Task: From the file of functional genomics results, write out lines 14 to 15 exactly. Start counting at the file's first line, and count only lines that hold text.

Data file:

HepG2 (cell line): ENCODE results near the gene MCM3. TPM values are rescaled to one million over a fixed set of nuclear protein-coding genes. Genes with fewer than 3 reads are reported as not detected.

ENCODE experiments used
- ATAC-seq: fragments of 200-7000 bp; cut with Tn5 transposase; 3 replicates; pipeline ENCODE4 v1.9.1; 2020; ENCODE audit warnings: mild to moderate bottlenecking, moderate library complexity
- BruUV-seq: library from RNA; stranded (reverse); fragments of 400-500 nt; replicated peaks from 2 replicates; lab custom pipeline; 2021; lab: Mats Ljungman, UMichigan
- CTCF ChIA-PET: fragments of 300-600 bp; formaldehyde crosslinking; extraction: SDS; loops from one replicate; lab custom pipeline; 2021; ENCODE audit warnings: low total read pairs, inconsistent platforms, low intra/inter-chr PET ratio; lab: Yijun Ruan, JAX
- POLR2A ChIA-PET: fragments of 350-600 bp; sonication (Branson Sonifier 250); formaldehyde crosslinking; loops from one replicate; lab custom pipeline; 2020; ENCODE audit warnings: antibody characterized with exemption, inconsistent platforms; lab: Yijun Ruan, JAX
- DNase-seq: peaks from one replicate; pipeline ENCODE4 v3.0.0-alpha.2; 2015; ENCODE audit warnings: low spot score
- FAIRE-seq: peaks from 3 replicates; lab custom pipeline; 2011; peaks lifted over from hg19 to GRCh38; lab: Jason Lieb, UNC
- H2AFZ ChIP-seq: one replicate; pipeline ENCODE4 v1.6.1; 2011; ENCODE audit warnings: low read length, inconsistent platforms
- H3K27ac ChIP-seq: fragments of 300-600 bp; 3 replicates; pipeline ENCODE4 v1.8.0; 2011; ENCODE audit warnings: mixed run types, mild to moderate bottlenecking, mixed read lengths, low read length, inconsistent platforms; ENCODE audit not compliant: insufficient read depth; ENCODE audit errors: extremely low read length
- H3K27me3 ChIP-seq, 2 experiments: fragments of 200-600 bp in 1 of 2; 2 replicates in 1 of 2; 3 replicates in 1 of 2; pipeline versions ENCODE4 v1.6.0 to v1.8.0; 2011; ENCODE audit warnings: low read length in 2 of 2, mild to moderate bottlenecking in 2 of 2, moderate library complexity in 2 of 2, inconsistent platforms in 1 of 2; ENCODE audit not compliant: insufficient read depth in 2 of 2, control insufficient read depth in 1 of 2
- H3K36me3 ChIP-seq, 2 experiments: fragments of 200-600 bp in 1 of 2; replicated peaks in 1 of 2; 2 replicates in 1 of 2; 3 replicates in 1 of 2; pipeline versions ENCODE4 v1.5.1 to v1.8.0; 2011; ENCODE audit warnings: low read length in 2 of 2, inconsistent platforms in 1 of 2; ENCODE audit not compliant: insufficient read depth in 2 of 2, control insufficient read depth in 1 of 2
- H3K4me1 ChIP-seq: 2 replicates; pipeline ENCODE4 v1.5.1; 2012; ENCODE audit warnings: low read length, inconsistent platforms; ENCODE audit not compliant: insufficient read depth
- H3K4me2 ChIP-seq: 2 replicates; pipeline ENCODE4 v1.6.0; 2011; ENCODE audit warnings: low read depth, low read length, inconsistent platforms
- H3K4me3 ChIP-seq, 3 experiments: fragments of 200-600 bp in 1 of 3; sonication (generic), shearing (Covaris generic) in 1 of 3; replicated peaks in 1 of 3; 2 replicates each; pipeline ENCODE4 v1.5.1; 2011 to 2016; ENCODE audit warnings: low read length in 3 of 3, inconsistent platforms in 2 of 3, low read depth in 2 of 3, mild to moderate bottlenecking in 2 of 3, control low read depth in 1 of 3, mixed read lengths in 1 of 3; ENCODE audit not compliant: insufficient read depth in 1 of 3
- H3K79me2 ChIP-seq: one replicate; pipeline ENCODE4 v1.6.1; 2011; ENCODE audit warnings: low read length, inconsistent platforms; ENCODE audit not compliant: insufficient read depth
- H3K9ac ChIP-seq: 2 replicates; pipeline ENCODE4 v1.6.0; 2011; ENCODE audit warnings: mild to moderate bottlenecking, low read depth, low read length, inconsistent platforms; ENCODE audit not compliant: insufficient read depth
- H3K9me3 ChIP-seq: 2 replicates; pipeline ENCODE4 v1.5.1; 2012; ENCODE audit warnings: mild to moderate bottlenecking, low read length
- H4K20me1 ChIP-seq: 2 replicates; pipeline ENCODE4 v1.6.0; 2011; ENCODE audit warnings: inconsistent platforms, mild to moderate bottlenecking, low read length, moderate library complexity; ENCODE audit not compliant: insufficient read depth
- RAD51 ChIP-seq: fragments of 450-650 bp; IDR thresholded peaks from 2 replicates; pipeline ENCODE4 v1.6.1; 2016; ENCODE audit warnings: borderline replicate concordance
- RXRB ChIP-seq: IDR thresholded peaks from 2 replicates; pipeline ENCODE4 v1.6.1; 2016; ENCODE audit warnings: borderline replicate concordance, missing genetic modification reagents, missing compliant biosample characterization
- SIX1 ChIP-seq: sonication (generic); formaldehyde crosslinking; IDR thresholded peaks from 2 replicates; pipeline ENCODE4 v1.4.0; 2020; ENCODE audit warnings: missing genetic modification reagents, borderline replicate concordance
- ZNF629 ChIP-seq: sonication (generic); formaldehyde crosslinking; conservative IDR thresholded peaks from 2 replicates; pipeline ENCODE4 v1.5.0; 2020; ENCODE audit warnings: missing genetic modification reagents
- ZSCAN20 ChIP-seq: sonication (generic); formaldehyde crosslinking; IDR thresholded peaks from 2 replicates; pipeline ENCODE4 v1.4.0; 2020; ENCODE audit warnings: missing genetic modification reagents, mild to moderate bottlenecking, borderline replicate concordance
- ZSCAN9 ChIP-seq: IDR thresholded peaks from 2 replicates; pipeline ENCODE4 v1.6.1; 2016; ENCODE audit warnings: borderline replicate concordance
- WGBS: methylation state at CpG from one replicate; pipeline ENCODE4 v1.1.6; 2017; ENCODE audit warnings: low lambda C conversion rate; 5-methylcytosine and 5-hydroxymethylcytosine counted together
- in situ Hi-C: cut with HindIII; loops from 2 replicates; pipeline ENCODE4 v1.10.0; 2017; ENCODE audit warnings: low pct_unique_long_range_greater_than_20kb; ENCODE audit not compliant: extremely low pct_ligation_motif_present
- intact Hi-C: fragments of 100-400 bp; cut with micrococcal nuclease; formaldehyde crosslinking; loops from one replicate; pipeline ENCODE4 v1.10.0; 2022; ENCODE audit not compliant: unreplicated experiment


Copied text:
- H3K4me2 ChIP-seq: 2 replicates; pipeline ENCODE4 v1.6.0; 2011; ENCODE audit warnings: low read depth, low read length, inconsistent platforms
- H3K4me3 ChIP-seq, 3 experiments: fragments of 200-600 bp in 1 of 3; sonication (generic), shearing (Covaris generic) in 1 of 3; replicated peaks in 1 of 3; 2 replicates each; pipeline ENCODE4 v1.5.1; 2011 to 2016; ENCODE audit warnings: low read length in 3 of 3, inconsistent platforms in 2 of 3, low read depth in 2 of 3, mild to moderate bottlenecking in 2 of 3, control low read depth in 1 of 3, mixed read lengths in 1 of 3; ENCODE audit not compliant: insufficient read depth in 1 of 3